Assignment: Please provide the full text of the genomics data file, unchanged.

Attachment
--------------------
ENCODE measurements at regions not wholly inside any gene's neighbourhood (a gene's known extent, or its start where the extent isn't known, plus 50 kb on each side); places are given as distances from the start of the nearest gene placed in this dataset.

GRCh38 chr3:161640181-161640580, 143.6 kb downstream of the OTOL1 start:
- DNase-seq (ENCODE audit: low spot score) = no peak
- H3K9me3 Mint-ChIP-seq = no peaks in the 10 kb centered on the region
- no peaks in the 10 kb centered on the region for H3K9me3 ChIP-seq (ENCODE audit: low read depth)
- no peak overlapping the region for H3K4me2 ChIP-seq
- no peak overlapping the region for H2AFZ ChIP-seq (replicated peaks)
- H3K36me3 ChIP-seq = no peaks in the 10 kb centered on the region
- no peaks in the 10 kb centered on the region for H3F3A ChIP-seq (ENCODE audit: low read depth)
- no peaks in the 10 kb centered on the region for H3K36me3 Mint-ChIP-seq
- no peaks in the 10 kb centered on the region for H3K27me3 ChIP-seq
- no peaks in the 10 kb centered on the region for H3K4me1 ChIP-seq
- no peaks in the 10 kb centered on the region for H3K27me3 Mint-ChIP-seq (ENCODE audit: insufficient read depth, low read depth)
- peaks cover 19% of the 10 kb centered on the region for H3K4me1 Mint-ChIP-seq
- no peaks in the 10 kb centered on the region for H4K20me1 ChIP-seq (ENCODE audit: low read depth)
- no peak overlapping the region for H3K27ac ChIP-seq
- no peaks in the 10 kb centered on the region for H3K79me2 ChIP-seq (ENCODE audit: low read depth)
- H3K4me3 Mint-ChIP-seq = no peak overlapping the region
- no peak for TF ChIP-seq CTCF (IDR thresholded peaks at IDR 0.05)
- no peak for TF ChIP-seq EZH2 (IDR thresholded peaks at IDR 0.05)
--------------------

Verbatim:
ENCODE measurements at regions not wholly inside any gene's neighbourhood (a gene's known extent, or its start where the extent isn't known, plus 50 kb on each side); places are given as distances from the start of the nearest gene placed in this dataset.

GRCh38 chr3:161640181-161640580, 143.6 kb downstream of the OTOL1 start:
- DNase-seq (ENCODE audit: low spot score) = no peak
- H3K9me3 Mint-ChIP-seq = no peaks in the 10 kb centered on the region
- no peaks in the 10 kb centered on the region for H3K9me3 ChIP-seq (ENCODE audit: low read depth)
- no peak overlapping the region for H3K4me2 ChIP-seq
- no peak overlapping the region for H2AFZ ChIP-seq (replicated peaks)
- H3K36me3 ChIP-seq = no peaks in the 10 kb centered on the region
- no peaks in the 10 kb centered on the region for H3F3A ChIP-seq (ENCODE audit: low read depth)
- no peaks in the 10 kb centered on the region for H3K36me3 Mint-ChIP-seq
- no peaks in the 10 kb centered on the region for H3K27me3 ChIP-seq
- no peaks in the 10 kb centered on the region for H3K4me1 ChIP-seq
- no peaks in the 10 kb centered on the region for H3K27me3 Mint-ChIP-seq (ENCODE audit: insufficient read depth, low read depth)
- peaks cover 19% of the 10 kb centered on the region for H3K4me1 Mint-ChIP-seq
- no peaks in the 10 kb centered on the region for H4K20me1 ChIP-seq (ENCODE audit: low read depth)
- no peak overlapping the region for H3K27ac ChIP-seq
- no peaks in the 10 kb centered on the region for H3K79me2 ChIP-seq (ENCODE audit: low read depth)
- H3K4me3 Mint-ChIP-seq = no peak overlapping the region
- no peak for TF ChIP-seq CTCF (IDR thresholded peaks at IDR 0.05)
- no peak for TF ChIP-seq EZH2 (IDR thresholded peaks at IDR 0.05)